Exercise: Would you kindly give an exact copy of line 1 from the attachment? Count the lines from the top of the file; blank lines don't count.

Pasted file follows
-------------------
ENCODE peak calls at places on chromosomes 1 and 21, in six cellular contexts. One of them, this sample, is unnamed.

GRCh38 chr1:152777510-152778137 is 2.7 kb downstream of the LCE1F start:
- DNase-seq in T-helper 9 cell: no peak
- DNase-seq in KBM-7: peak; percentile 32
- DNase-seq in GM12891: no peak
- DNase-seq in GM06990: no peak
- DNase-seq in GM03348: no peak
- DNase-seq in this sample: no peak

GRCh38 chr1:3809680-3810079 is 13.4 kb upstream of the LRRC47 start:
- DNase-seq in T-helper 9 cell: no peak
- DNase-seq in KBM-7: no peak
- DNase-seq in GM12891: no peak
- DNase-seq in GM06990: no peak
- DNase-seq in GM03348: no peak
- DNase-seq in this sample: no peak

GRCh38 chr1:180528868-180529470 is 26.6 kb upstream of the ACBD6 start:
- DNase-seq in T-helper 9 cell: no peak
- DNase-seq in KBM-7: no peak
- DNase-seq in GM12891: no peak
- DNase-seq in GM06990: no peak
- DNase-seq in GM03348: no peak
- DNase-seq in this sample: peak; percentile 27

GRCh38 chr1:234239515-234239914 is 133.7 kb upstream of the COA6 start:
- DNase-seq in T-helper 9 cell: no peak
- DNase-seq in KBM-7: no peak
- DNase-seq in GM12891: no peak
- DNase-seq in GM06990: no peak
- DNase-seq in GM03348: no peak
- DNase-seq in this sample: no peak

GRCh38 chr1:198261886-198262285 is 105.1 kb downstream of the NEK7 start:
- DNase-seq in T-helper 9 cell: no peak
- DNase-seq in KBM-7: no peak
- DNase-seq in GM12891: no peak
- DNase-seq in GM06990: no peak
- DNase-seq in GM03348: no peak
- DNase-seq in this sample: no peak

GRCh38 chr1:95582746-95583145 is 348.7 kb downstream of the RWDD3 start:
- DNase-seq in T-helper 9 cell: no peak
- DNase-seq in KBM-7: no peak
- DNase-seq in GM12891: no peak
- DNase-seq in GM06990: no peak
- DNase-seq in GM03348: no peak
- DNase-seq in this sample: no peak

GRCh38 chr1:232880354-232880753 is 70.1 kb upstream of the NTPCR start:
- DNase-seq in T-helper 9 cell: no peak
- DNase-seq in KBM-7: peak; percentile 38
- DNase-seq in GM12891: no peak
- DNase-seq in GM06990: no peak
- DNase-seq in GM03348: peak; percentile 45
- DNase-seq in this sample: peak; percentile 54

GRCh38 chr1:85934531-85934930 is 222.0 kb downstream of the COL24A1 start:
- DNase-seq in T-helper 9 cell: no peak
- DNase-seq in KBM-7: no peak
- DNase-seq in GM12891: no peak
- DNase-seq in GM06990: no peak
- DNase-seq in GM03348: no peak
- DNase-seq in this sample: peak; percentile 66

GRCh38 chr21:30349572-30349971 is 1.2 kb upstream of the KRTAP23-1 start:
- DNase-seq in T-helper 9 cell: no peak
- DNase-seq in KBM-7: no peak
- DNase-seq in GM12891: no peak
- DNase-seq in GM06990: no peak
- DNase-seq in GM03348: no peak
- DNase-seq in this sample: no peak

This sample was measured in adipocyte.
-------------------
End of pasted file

ENCODE peak calls at places on chromosomes 1 and 21, in six cellular contexts. One of them, this sample, is unnamed.